School district outside policy in punishments – Letter to the Editor



My name is Kim Fehseke and my daughter McKenna Fehseke was involved in the senior prank at Fort Madison High School Sunday, May 20th. In recent days there has been much miscommunication and speculation regarding the incident. I am writing today to clear up misunderstandings, publicly share the stance I have as a parent regarding the event, and inform the public of current proceedings.
On social media and other related forums, there is a line of thought which suggests parents want leniency for these children, that somehow, we feel our kids don’t need to have any accountability or that they should be exempt for their actions. This is categorically not true. What I desire as a parent is that my child receives a consequence that is both within the established guidelines of the Fort Madison School District handbook/policies and one that is equivalent in precedence to previous similar infractions. It is clear the Fort Madison Community School District wants to make examples of the students involved in the senior prank and it is within their right to do so, but only to the extent to which they themselves have provided authority and outlined as appropriate disciplinary action.
The disciplinary consequences the students received were immediate out of school suspension for a period of 13 days, a ban from school property which includes school events and the inability to complete any outstanding schoolwork or finals (grades were locked at the time of suspension), ineligibility to participate in the graduation ceremony, and criminal prosecution.
The first item to address is that of criminal activity. The total cost incurred to clean up the prank was less than $690, per information provided by the school to the Lee County Attorney’s office. At the urging of the Fort Madison Community School District, criminal punishment has been pursued and all the involved students are working their way through the criminal process which includes making the school financially whole, (reimbursement of the $690 for clean up expense), and each individually serving 20 hours of community service.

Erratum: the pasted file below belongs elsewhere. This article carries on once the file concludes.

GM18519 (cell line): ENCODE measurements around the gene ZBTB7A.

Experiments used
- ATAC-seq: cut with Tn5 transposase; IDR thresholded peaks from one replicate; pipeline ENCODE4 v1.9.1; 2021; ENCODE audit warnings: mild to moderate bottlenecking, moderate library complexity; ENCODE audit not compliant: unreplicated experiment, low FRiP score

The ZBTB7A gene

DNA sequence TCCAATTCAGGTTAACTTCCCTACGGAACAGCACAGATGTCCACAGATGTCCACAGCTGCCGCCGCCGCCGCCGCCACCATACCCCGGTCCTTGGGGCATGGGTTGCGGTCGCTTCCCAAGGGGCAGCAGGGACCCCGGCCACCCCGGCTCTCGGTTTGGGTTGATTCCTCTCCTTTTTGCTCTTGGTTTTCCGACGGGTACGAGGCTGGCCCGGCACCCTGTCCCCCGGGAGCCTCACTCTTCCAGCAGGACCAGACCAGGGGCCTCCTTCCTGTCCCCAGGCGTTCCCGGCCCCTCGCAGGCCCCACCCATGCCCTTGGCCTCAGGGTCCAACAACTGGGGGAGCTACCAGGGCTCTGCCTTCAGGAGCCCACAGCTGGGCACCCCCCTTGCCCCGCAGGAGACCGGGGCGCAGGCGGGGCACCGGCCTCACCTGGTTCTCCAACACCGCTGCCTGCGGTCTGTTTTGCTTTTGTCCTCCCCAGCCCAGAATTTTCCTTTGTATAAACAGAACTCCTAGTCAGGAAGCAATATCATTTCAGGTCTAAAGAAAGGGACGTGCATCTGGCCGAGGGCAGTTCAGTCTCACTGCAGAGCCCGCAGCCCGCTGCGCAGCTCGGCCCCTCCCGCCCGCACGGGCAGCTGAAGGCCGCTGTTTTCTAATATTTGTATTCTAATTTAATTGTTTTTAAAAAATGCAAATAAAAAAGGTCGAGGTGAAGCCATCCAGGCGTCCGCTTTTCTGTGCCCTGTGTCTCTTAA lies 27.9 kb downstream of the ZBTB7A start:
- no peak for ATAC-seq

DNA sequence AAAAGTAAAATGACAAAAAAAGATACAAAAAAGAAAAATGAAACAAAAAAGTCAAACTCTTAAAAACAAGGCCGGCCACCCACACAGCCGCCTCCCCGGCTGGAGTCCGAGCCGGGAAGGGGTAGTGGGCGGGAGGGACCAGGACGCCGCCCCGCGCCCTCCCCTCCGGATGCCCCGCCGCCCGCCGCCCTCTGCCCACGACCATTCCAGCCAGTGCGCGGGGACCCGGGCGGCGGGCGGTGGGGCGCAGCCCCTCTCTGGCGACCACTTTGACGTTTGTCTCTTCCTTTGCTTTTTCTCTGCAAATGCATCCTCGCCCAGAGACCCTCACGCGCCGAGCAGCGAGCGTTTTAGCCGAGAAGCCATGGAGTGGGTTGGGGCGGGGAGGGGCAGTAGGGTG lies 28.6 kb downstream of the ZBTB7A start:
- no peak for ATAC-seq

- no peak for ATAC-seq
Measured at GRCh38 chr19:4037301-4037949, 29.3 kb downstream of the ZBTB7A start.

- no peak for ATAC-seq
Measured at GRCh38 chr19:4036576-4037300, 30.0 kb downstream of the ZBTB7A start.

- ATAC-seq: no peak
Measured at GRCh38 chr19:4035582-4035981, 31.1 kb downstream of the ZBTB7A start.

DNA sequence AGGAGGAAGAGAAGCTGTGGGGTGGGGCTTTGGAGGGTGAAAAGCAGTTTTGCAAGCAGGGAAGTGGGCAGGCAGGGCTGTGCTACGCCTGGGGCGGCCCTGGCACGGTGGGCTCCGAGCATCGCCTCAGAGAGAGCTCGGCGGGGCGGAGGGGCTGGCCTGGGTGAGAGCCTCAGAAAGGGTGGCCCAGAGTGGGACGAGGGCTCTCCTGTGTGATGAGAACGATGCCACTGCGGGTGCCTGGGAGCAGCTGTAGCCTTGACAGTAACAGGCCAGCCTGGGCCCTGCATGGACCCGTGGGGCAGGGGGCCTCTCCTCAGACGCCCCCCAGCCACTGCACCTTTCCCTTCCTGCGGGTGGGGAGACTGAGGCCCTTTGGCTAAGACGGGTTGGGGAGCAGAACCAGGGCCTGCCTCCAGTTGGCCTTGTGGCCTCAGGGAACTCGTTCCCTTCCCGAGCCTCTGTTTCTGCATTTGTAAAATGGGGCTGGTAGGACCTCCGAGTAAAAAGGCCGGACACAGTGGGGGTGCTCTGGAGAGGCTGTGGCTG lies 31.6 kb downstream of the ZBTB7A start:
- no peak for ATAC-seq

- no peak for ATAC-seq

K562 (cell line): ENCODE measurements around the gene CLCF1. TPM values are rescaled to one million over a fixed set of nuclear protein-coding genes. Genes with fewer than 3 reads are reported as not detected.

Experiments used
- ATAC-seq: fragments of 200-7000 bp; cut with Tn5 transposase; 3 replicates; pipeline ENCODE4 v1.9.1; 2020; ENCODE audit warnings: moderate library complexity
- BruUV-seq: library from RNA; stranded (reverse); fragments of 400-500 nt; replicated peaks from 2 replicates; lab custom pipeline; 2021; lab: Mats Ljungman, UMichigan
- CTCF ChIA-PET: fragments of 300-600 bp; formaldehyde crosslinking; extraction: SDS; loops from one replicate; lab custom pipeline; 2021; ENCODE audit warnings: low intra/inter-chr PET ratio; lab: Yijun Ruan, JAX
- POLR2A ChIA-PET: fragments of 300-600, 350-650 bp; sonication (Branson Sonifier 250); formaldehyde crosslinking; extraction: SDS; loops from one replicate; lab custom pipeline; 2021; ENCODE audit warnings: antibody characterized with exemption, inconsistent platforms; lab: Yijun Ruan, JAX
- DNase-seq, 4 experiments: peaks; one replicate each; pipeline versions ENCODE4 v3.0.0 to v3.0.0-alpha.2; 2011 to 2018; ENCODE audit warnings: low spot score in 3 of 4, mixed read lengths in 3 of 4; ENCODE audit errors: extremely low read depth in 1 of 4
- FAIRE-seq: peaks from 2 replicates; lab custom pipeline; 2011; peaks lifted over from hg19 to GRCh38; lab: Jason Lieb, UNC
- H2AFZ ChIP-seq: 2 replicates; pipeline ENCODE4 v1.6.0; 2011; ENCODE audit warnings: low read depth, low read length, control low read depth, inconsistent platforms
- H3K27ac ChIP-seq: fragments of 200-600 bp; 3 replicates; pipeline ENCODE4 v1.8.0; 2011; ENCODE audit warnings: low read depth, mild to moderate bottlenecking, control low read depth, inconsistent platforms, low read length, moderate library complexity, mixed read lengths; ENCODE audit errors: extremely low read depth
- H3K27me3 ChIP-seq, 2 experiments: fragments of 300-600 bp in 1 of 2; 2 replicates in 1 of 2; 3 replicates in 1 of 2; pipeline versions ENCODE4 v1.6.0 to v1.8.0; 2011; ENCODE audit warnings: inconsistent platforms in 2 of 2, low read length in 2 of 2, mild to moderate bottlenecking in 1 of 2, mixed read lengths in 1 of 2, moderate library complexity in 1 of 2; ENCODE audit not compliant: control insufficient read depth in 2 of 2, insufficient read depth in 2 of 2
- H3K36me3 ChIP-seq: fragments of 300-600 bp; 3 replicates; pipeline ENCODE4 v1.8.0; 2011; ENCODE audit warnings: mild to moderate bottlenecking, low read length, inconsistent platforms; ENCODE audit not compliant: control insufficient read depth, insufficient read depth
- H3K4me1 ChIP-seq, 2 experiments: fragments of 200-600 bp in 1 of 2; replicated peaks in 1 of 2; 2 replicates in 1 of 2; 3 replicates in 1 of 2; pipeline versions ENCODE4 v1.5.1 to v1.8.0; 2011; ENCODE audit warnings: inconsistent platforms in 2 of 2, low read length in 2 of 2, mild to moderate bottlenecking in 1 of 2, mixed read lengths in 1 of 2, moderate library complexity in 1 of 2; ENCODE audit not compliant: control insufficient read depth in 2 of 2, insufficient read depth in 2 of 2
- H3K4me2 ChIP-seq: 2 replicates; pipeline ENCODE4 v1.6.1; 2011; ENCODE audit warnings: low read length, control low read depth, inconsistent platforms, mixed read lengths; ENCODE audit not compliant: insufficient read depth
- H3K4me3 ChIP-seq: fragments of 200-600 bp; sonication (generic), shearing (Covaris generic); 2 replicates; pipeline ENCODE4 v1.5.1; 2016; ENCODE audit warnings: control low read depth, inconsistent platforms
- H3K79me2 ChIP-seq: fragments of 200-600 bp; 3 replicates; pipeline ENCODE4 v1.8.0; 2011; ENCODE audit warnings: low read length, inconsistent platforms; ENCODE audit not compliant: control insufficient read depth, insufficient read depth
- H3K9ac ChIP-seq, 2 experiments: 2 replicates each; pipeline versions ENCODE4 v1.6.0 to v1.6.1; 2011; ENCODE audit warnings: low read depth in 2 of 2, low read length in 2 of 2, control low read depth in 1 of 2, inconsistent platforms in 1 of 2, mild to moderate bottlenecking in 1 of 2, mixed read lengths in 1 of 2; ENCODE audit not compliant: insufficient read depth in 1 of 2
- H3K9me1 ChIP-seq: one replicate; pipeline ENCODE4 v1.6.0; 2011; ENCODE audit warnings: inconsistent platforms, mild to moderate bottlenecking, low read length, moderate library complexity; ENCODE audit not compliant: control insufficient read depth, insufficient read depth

The pursuit of the criminal consequence, although well within the right of the school district, is without precedence and ironic, given the school district’s proclamation of being invested in the future success of their students. It seems the decision was made with flagrant disregard for potential hardships that students may incur to maintain or achieve current and future scholarships, college and graduate school admissions and future employment.
It is my stance the Fort Madison Community School District does not have the right to ban the students from the commencement ceremony, according to the Fort Madison Community School Board Policies and Handbook for the following reasons:
1. A student’s right to participate in Commencement proceedings is an earned right and cannot be revoked under the circumstances.
Board Policy 505.7 states that “students who have met the requirements for graduation will be allowed to participate in the commencement proceedings.” Requirements in the handbook refer only to academic requirements students must achieve. There are no other conditions or criteria for participation in commencement according to the handbook. Therefore, participation is a right afforded to each eligible student which cannot be revoked.
2. Penalties cannot extend beyond ten days to ban students from the participation in Commencement.
Board Policy 503.0 states that “an out of school suspension will not exceed ten days. Similarly, Page 69 of the handbook states that “an out-of-school suspension will not exceed ten days.” The school board arbitrarily violated its own policy in assessing a suspension exceeding 10 days. The maximum out of school suspension the students should have received according to the policies set by the Fort Madison School District is 10 days, beginning Monday, May 21 and ending Thursday, May 30th. Commencement occurs Saturday, June 2 and the students should be welcome to attend.